Architecture and Hardware

3D Printing Finds a Home

Credit: Shutterstock 3D printer printing a structure

Constructing a house is a complicated endeavor. There’s a need for highly specialized materials, sometimes sourced from far away, along with skilled workers who can install, adjust ,and tweak everything to make a house a home.

The process is typically slow and expensive, and generates a huge amount of wasted material. The Oakland, CA-based market research firm Cleantech Group estimated that the construction industry will produce 2.2 billion tons of waste globally by 2025.

As a result, some home builders are now turning to three-dimensional (3D) printing methods to produce components, and even entire houses. To accomplish this, they are turning to new types of concrete, mortars, plastics, metals, and bio-based materials.

Also known as additive manufacturing, 3D printing can shrink a typical 18-month to 24-month construction process into just a few months, or even, in some cases, into days. 3D printing methods are also able to take advantage of sustainable materials, making the technology well-suited to the creation of future housing, including inexpensive structures for the homeless and people in developing nations.

“Prefabricated 3D printed homes reduce the amount of labor required to build a home, thereby making homes safer, potentially cheaper, and much faster from design to completion,” says Buff López, an analyst for Cleantech Group, a research firm that tracks sustainable innovation.

Building Better

The technology underlying 3D printing has evolved mightily over the last few years. Within the construction industry, systems can now use additive techniques for many parts of the construction process, including laying concrete, constructing walls, and producing components that go inside a structure, including windows, doors, and roofing.

In some cases, a home builder installs a 3D printing system around the perimeter of the space where the structure will go; a robotic device lays concrete and other materials within that space. It also is possible to install smaller 3D printing systems on the front of a tractor or within a structure, and use them to add metal, plastic, wood composite, or concrete to the structure, layer by layer.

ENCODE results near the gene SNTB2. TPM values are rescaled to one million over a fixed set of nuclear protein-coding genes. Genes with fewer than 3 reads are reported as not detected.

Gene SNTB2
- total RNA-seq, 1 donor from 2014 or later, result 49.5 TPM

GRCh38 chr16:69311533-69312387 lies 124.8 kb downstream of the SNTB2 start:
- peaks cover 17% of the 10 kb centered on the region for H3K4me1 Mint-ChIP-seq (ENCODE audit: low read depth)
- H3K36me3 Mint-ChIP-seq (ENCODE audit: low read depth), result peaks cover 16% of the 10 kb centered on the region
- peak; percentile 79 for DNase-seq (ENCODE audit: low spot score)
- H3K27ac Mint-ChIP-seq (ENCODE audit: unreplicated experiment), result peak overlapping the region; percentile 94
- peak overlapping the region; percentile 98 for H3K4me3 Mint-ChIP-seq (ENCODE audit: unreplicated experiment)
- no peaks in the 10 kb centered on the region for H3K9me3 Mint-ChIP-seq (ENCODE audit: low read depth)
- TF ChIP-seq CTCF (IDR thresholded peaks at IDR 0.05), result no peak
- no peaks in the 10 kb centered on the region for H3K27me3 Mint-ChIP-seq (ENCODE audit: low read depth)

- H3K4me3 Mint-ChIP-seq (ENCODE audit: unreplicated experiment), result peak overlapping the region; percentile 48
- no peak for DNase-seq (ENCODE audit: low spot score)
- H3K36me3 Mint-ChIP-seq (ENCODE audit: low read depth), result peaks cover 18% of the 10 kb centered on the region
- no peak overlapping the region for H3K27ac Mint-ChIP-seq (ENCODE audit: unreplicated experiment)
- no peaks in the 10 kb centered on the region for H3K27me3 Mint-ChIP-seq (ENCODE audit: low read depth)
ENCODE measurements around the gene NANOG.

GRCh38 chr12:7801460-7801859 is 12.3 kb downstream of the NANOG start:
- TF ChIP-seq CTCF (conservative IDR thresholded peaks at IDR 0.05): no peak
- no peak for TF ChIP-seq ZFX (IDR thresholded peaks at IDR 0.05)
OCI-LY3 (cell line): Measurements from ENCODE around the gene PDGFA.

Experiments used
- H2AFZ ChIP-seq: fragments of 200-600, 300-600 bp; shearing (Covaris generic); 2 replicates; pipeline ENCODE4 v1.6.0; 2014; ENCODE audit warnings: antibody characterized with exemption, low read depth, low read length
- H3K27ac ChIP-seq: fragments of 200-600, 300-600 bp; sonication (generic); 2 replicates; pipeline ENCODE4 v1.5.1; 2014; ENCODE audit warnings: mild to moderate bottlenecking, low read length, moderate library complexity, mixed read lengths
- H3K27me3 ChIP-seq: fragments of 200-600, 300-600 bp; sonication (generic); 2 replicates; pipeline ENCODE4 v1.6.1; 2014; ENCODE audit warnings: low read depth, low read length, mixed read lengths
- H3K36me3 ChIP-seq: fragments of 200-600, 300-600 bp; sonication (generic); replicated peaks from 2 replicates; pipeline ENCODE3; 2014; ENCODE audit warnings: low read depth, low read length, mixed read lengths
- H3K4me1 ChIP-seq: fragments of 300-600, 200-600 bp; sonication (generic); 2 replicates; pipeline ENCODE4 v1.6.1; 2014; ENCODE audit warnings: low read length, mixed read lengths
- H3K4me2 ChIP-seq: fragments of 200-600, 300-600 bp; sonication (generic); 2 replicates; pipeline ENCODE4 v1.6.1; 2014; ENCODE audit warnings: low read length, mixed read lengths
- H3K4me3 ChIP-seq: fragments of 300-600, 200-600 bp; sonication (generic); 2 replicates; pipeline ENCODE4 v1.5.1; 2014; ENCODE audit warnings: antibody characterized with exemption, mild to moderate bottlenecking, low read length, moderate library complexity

“These systems often resemble a desktop 3D printer, but they scale to the size of the building,” says Tyler Ley, Regents Professor in the School of Civil and Environmental Engineering at Oklahoma State University. “Some use robotic arms to reach specific parts of a house.”

Also emerging are companies that use 3D printing to produce components offsite. For example, California-based Mighty Buildings Inc. offers design ready drawing sets, as well as architectural services that support 3D printed structures. Its printing technology produces steel frames, composite stone panels, and foam insulation that are manufactured offsite and installed at a construction site. So far, the company has produced 60 houses worldwide.

Mighty Buildings has developed a system that produces a fast-curing material called LUMUS, which the company says is five times stronger than concrete and 30% lighter. In addition, LUMUS is soundproof, self-extinguishing, resistant to mold, mildew, and insects, and is certified to be earthquake-resilient. What’s more, the company boasts it can incorporate 60% recycled materials and reduce waste by 99%.

“The U.S. is short 650,000 construction workers, as homebuilding continues to operate with antiquated processes and little to zero productivity growth,” says Chris Murphy, chief strategy officer for Mighty Buildings. “With 3D printing, we’re witnessing an expansion in aesthetic possibilities, decreased times to build, more resilient buildings, and dramatic reductions of onsite waste.”